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Global Climate Action Summit 2018
Blog 3: To every thing, there is a season – turn turn turn
Alison Holmes, our regular columnist, is on the ground in San Francisco in the heart of the GCAS
Only in the United States do you get environmental protesters at an environmental summit" was former Governor Bloomberg's quip as he patiently waited to continue his conference speech while a small group of protesters were helped off the stage and guided out of the Summit hall – chanting as they went:
"Our Air – NOT FOR SALE"
"Our Water – NOT FOR SALE"
"Our People – NOT FOR SALE"
The group had started early in the morning marching in front of the entrance to the Moscone Center and, for a brief time, blocked traffic and stopped delegates and attendees from entering. Most sounded polite as they invited those going inside to join their number, but some were more than a little hostile to those they called 'suits' (though 'sell-out' or 'scab' would probably have been just as apt in their eyes). Their concern focuses on what they see at Governor Brown's lack of conviction on fossil fuels by not banning fracking outright and continuing to allow drilling as demonstrated by the 20,000 permits granted during his tenure. And this concern was the focus not only of those with signs out in front and in the hall, but also the main jab of the leader in the latest issue of The Nation by contributor Bill McGibben in a specially themed issue focused on the Summit. A campaign known as 'Brown's Last Chance' accuses the governor of doing too little too late and essentially selling out to the oil industry. However, as Mark Hertsgaard points out in his interview of Governor Brown in the same issue, this governor has done more than any other in California history, and more than most leaders in the world. That seems little consolation to those apparently unable to take even a small sip of the celebratory wine that is flowing here at the summit, but who feel compelled to pour vinegar on even the best news. The Nation is not alone as this charge is found elsewhere in what basically boils down to a charge that Governor Brown is guilty of the crime of being too old, too political (in a bad way), and too steeped in 'the system' to take radical action and punish those 'responsible' for climate change. Indeed the main piece in that same magazine is entitled "The Climate Wrecking Industries" and names names of those they see as the real bad guys replete with black hats.
Perhaps such observers have forgotten that they have lived with the benefits of the fossil economy their entire lives or perhaps they don't see that pulling up the ladder of growth on those currently struggling in poverty around the world is likely to result in even more climate injustice. Whatever the underlying point of contention may be, the discussion represents the perennial tension between those who want reform right now this instant and those who believe the entire transformation of business and government might just require some very careful negotiation – which takes time and vision. The process of handing over the baton to the next generation is never easy and requires a delicate balance. What is the right amount of deference and respect for lived experience and what smacks of capitulation to the straitjacket of age and creeping conservatism?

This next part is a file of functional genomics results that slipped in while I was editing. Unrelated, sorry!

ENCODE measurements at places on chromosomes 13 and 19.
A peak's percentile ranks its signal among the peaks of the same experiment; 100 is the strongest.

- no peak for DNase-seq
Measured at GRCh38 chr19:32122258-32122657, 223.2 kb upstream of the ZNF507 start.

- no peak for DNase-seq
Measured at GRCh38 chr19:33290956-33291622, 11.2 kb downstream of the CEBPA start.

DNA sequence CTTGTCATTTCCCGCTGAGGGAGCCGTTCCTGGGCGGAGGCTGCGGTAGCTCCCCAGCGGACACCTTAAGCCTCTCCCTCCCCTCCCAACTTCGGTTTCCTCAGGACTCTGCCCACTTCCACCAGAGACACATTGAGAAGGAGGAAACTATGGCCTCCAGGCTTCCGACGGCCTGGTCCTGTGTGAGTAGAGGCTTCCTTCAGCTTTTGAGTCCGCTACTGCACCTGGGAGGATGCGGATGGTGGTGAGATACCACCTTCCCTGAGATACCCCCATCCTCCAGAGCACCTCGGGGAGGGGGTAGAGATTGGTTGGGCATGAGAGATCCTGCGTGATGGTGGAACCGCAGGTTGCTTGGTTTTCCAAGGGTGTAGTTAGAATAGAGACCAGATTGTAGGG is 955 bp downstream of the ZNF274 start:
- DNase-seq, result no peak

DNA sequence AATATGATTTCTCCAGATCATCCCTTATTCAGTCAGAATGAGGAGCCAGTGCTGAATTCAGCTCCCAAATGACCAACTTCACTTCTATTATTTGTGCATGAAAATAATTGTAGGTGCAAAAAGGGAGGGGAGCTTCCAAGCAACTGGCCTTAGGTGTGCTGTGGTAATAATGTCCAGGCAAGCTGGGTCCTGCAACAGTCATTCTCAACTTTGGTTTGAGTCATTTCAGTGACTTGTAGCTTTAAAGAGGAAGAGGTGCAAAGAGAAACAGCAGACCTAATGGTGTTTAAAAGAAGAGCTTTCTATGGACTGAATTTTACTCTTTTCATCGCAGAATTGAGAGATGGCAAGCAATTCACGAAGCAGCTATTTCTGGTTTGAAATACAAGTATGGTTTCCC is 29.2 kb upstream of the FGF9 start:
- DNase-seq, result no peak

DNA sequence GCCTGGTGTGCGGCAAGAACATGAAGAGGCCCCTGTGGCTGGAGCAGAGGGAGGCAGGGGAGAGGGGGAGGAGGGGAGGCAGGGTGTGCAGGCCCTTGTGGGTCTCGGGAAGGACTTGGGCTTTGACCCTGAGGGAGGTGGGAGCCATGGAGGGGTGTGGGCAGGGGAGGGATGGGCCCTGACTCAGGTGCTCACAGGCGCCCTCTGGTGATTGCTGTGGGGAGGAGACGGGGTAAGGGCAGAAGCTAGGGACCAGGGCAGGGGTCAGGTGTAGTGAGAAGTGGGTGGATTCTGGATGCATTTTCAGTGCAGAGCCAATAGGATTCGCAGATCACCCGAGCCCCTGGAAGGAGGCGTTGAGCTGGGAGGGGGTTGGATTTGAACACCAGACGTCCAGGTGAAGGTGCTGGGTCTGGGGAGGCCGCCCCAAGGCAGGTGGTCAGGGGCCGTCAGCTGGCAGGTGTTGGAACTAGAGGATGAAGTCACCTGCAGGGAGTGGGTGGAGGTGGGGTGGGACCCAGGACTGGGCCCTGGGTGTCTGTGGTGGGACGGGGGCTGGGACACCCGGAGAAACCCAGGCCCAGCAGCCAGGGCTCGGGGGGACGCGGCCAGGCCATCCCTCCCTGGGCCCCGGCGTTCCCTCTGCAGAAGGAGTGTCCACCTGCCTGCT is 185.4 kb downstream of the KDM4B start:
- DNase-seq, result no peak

Here, it has been striking to feel literal waves of vibration on the conference floor under the weight of so many gadgets. Every seat and table is strewn with wires and every face walking by has the distinct blue/gray pallor of a small screen held two inches away. Meanwhile, the summit app and social media ensure attendees are both alight (literally as our badges glow when we 'klick' to connect) and aflutter with all the networking going on in every corner. Some accuse the governor (or indeed all the 'suits' at the summit) of being out of touch, but one can't help but wonder what the next generation might say about this moment. Personally, I would not be surprised if they don't look back and point the finger at the upcoming generation's literal obsession with things like the ever faster, better, bigger iPhone (just announced with the ridiculous name of XS – pronounced tennis – and now on sale for near as damn it $1,500) as a taproot of the ills of the world. There is a sense of inevitability about the fact that each generation must disavow all that went before to prove their 'cred' while taking credit for all that seems to be moving in the 'right' direction. Thus, it may behoove us to be a tiny bit more gentle as we climb up to stand on the shoulders of those who went before and pause to remember that such perfect historical hindsight always casts an incredibly harsh light while those who had the courage to live those paths had to do so in the dark.
Dr. Alison Holmes is Associate Professor of International Studies and Politics at Humboldt State University, CA. She lived in the UK for over 20 years and worked at the BBC, ran BritishAmerican Business in London and was speechwriter to the US Ambassador. A PhD in International Relations from the LSE, she has been an Associate Fellow at the Rothermere American Institute at Oxford, a Churchill Memorial Trust History Fellow and the Transatlantic Studies Fellow at Yale.